Brooklyn Heights.


This one is actually not bad, though the tub is old and disgusting and the bathroom tile is questionable.

--LinkRemoved--
Brooklyn Heights. (Small, but cheap.)


I've had bigger walk-in closets.

It's a little exhausting to hear people complain about how expensive NYC is. It is worse than most other cities but 8 million people manage it and most of them don't work in big law firms. You will not be out on the street making $160,000.


It's not just the expense. It's the pure shit you get for the money. Old, non-renovated walkups. Nobody builds new housing because the city has regulated the industry to death. When they do, it's on heavily polluted former-industrial property like Greenpoint/Williamsburg/Long Island City. Manhattan has some of the most expensive land on the planet, yet it's full of row after row of shitty, low-density, former tenement housing walkups because it's too hard to get them torn down.

For the $2k range I'd much rather get a roommate and a nice high-rise building on the UES than schlep up from Brooklyn every day.


I was wondering what was up with those Brooklyn rentals he posted. When I search trustworthy websites rental prices are consistently 2700+ for one bedrooms in Manhattan or the parts of Brooklyn that are close.

User avatar
rayiner
Posts: 6184
Joined: Thu Dec 11, 2008 11:43 am

Re: NY Associates: Where to live?

Postby rayiner » Sat Sep 10, 2011 7:55 pm

Anonymous User wrote:I was wondering what was up with those Brooklyn rentals he posted. When I search trustworthy websites rental prices are consistently 2700+ for one bedrooms in Manhattan or the parts of Brooklyn that are close.


The NYC rental market is very complicated and difficult to navigate for outsiders. I had two rental experiences this past summer, both from craigslist, and they were both miserable. The places never look like they do in the pictures and there can be all sorts of hidden pitfalls. My office mate's east village apartment this summer got infested by rat mites...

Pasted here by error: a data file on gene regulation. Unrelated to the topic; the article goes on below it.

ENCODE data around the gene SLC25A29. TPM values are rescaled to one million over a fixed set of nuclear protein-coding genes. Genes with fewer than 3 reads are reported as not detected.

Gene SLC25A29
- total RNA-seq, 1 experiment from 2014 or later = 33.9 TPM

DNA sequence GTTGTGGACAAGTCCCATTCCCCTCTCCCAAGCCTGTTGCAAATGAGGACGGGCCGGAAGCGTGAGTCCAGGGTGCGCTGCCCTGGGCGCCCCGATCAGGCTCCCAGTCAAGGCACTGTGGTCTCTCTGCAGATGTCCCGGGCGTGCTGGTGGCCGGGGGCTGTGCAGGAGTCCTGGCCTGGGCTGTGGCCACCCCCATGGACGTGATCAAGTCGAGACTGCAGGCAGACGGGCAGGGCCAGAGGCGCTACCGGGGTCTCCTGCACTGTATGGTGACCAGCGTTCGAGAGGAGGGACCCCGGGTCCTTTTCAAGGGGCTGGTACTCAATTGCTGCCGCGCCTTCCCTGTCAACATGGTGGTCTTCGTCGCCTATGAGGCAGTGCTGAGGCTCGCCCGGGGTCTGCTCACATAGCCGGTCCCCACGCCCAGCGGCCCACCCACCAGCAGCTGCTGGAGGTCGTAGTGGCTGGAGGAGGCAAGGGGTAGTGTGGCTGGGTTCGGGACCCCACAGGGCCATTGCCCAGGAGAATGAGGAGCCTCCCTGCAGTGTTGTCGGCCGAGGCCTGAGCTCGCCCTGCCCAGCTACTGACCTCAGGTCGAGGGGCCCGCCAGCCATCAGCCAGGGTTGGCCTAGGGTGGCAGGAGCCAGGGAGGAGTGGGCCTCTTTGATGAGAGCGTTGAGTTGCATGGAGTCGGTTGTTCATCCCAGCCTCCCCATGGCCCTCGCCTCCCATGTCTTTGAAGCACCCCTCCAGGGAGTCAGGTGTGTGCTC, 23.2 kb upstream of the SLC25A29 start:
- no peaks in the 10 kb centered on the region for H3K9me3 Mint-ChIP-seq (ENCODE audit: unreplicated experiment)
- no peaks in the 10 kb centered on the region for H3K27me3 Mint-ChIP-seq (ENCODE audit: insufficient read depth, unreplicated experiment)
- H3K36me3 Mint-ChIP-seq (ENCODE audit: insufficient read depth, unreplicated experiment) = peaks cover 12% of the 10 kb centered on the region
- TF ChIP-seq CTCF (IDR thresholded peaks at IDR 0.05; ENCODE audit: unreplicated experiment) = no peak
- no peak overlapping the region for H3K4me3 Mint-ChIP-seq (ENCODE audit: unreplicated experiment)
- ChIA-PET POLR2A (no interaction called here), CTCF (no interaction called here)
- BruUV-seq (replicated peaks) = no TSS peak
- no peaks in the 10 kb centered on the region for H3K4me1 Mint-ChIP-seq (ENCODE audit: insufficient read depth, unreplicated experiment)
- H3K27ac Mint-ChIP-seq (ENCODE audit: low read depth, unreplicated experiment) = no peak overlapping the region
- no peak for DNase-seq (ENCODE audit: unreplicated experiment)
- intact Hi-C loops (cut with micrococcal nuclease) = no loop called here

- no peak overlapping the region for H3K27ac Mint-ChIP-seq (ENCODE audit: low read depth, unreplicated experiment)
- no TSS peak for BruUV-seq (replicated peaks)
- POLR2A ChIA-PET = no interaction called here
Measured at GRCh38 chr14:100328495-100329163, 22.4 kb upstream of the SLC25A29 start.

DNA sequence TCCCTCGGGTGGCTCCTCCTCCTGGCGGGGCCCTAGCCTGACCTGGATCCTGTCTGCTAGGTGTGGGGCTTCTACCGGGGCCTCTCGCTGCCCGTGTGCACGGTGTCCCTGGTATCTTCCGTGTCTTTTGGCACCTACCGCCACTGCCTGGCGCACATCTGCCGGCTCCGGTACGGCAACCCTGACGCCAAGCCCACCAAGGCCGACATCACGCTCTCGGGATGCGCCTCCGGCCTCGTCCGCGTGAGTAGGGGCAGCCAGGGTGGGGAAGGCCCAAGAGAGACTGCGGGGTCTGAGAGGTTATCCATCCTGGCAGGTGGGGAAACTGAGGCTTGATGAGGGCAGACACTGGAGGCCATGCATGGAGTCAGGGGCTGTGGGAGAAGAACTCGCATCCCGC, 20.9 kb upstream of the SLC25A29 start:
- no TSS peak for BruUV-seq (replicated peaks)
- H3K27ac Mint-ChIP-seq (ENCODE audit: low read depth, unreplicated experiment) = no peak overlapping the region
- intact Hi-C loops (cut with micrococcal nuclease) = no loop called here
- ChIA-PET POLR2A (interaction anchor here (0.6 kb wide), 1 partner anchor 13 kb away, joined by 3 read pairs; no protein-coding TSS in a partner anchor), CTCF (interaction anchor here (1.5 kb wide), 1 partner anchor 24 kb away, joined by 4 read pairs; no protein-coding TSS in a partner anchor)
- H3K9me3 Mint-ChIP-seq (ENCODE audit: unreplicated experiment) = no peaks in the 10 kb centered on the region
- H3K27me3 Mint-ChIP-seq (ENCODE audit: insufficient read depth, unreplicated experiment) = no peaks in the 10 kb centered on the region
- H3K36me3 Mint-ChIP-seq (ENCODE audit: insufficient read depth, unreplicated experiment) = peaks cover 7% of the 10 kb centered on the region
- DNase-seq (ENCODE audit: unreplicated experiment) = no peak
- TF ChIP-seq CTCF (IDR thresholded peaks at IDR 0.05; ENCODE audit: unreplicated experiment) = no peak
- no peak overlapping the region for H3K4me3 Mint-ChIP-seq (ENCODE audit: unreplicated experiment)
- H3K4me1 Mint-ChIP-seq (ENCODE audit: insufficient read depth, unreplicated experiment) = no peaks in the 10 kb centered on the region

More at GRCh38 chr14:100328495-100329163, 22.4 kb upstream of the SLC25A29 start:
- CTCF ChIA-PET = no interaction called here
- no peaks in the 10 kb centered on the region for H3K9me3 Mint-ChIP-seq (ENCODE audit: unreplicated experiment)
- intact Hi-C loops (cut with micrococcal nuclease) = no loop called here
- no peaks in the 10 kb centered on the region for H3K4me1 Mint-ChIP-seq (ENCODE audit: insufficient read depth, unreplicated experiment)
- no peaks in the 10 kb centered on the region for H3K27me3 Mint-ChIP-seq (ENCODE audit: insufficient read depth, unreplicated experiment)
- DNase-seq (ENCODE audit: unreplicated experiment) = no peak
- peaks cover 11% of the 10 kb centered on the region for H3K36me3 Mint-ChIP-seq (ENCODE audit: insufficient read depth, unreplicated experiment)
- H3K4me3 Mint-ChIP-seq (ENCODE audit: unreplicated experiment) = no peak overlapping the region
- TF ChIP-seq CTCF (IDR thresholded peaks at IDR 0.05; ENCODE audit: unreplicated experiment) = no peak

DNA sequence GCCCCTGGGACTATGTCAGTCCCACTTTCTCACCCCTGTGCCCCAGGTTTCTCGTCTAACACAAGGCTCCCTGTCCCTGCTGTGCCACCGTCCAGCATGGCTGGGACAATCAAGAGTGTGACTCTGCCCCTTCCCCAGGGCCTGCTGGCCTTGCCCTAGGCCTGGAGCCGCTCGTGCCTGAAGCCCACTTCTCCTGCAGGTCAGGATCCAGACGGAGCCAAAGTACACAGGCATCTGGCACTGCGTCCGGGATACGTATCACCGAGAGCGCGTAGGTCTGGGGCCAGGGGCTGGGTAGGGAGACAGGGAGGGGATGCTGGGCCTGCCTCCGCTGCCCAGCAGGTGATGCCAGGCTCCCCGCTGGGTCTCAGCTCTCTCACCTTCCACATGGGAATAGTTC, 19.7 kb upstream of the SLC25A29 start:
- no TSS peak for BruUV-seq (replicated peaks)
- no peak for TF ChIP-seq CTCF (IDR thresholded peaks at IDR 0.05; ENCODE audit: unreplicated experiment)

IMHO, especially at first, it's worth it to spend a bit more for a high-rise where the building management can afford to keep it professionally cleaned and maintained.

dixiecupdrinking
Posts: 3142
Joined: Sun Oct 26, 2008 2:39 pm

Re: NY Associates: Where to live?

Postby dixiecupdrinking » Sat Sep 10, 2011 8:01 pm

It all depends on your standards, I suppose. I would happily live in any of the places I posted. Of course, I wish they were cheaper, too. Depending on what you mean by "trustworthy websites," you may be looking at places that only deal with large, professionally managed buildings. That certainly has its appeal, both in terms of amenities and knowing what you're getting yourself into, but you do pay extra for the luxury. Craigslist is pretty much the gold standard for most NYC apartment hunters (scammy fake ads and all), so if you're looking elsewhere you're already into premium territory.

User avatar
rayiner
Posts: 6184
Joined: Thu Dec 11, 2008 11:43 am

Re: NY Associates: Where to live?

Postby rayiner » Sat Sep 10, 2011 8:06 pm

dixiecupdrinking wrote:It all depends on your standards, I suppose. I would happily live in any of the places I posted.


My parents didn't struggle to bring me to the US from Bangladesh so I could make $160k and live like I was still in a third world country.

User avatar
5ky
Posts: 6384
Joined: Mon Oct 05, 2009 4:10 pm

Re: NY Associates: Where to live?

Postby 5ky » Sat Sep 10, 2011 8:07 pm

rayiner wrote:
dixiecupdrinking wrote:It all depends on your standards, I suppose. I would happily live in any of the places I posted.


My parents didn't struggle to bring me to the US from Bangladesh so I could make $160k and live like I was still in a third world country.


You're so melodramatic about NYC housing. Relax, brother.

Anonymous User
Posts: 273405
Joined: Tue Aug 11, 2009 9:32 am

Re: NY Associates: Where to live?

Postby Anonymous User » Sat Sep 10, 2011 8:09 pm

5ky wrote:
rayiner wrote:
dixiecupdrinking wrote:It all depends on your standards, I suppose. I would happily live in any of the places I posted.


My parents didn't struggle to bring me to the US from Bangladesh so I could make $160k and live like I was still in a third world country.


You're so melodramatic about NYC housing. Relax, brother.


I don't think you have access to the same quality of cousine and variety of cultural experiences anywhere but NYC. You're paying for location more than you're actual residence. 8 million people make it work.




Return to “Legal Employment”

Who is online

The online users are hidden on this forum.